Plant-based progress

Twenty years ago I stopped eating meat because I felt it was better to not eat meat than to eat meat. The reason for stopping was because I had seen something on TV about the way animals were treated in factory farming. My reasoning was that this was pointless cruelty to animals* because we can survive well without eating meat. 

Stopping eating meat brought some inconveniences. There was not yet a large supply of meat substitutes in the shops. In addition, it was socially uncomfortable. Many people asked why I stopped eating meat. They also often explained that they themselves liked meat way too much to become vegetarian. 

Now, 20 years later, I am making the switch to a completely plant-based diet. All nutricients that we ingest through eating animal products (with the exception of vitamin B-12**) come from plants. It's hugely inefficient to get those nutricients by feeding them to animals first and then eating those animals. It is much more efficient to obtain them directly by eating the plants. It is unnecessary, inefficient and harmful to use animals as an intermediary or filter. By stopping eating animal products, we also stop taking in antibiotics and hormones at the same time (since animals in factory farms are given these on a large scale). 

A lot has changed in the meantime. Many people in my environment have stopped eating meat and even some who no longer eat animal products at all. Preventing senseless animal suffering remains an important argument for veganism. In addition, there are countless other good reasons to eat completely plant-based. In short: it is better for your health and better for the environment (read more). The great thing is that as an individual you can make a small contribution to realizing the progress the world needs by switching to plant-based foods. Nowadays you don't have to so be afraid of disapproving looks. More and more people are getting used to the idea that eating meat and dairy isn't great. In addition, you can now choose from a wide range of delicious vegetable products in shops and restaurants.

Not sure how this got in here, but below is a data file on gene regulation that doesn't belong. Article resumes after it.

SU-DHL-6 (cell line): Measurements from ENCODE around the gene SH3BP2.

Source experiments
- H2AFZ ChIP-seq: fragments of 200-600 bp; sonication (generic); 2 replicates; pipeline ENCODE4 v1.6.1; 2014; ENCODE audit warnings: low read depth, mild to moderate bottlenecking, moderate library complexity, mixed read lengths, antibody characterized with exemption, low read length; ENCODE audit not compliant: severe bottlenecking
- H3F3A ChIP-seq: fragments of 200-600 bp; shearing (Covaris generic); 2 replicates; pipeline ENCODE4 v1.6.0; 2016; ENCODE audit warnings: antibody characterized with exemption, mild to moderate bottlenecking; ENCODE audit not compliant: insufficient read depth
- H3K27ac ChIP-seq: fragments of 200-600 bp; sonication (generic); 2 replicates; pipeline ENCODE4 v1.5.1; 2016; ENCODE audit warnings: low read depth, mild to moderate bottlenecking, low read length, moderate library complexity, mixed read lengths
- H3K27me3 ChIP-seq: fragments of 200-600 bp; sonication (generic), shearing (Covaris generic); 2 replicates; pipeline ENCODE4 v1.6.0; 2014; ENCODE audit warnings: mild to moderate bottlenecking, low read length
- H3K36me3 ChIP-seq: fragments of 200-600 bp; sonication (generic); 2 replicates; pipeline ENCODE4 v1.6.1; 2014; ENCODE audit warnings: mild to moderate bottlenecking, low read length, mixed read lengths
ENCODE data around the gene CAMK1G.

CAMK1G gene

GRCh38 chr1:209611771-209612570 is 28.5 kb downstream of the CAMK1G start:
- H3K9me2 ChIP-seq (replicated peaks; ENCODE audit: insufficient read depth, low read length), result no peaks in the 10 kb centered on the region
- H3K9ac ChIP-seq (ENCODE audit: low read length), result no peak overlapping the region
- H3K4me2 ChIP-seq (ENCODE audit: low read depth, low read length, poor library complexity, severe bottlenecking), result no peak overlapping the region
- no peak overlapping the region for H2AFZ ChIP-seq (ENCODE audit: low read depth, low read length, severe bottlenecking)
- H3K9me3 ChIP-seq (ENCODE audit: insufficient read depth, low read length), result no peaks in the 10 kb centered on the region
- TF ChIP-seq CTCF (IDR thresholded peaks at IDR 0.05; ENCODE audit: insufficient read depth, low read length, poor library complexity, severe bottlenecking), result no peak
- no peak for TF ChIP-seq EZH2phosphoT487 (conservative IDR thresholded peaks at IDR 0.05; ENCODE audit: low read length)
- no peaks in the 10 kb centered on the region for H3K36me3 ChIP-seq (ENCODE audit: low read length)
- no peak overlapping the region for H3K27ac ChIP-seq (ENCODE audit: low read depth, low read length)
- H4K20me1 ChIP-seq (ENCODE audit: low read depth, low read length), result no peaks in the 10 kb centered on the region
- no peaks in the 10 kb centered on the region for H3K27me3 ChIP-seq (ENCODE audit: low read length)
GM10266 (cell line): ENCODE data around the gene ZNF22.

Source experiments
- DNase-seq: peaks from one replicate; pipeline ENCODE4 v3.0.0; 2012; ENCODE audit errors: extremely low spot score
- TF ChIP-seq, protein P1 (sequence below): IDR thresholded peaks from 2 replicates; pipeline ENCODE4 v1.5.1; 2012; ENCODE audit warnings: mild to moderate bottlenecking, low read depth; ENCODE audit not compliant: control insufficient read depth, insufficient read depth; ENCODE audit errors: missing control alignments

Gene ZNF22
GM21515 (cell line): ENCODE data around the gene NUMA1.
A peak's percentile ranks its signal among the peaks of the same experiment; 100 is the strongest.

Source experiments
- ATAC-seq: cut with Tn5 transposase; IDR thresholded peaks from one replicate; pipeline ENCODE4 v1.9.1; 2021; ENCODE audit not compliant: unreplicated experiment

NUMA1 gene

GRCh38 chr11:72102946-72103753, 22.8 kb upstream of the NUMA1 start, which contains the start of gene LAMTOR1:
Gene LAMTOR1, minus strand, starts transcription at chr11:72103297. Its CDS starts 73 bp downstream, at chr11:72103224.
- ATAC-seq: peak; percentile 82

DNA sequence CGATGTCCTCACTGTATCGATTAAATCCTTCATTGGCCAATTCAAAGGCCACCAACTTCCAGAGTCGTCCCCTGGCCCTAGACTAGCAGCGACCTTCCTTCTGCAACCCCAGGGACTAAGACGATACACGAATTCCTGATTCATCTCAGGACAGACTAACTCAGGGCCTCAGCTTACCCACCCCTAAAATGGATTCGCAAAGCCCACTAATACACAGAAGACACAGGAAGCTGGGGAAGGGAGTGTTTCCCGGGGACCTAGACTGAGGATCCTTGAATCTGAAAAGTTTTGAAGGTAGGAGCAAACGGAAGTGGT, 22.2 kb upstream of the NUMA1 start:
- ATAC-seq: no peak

Would you like to know more about this topic? Then watch the documentary The Game Changers*** (see below). In that documentary you get answers to many questions that are often asked, such as: are we as a human species not more suitable for a meat diet than for a plant-based diet? and: can you be strong and healthy as a vegan? 

* I speak of cruelty because animals (just like us) are sentient beings, who can experience suffering and well-being. 

** Vitamin B12 is also not produced by the animal itself, but by micro-organisms such as bacteria. Animals get it by drinking groundwater that contains vitamin B12. People who do not eat animal products can easily get vitamin B12 by adding it to their diet (for example in the form of tablets). (More info

*** A reader pointed out to me that the documentary is insufficiently evidence-based and does too much cherry picking. Here you can read a review that does a fact check.